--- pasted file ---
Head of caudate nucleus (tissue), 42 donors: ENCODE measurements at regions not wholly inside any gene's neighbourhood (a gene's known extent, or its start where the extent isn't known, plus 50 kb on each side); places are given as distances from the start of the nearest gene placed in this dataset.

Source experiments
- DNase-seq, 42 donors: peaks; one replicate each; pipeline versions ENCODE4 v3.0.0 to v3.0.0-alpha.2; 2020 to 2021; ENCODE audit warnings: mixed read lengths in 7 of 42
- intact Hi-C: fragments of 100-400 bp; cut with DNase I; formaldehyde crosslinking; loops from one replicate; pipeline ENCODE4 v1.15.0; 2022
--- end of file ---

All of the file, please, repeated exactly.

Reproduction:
Head of caudate nucleus (tissue), 42 donors: ENCODE measurements at regions not wholly inside any gene's neighbourhood (a gene's known extent, or its start where the extent isn't known, plus 50 kb on each side); places are given as distances from the start of the nearest gene placed in this dataset.

Source experiments
- DNase-seq, 42 donors: peaks; one replicate each; pipeline versions ENCODE4 v3.0.0 to v3.0.0-alpha.2; 2020 to 2021; ENCODE audit warnings: mixed read lengths in 7 of 42
- intact Hi-C: fragments of 100-400 bp; cut with DNase I; formaldehyde crosslinking; loops from one replicate; pipeline ENCODE4 v1.15.0; 2022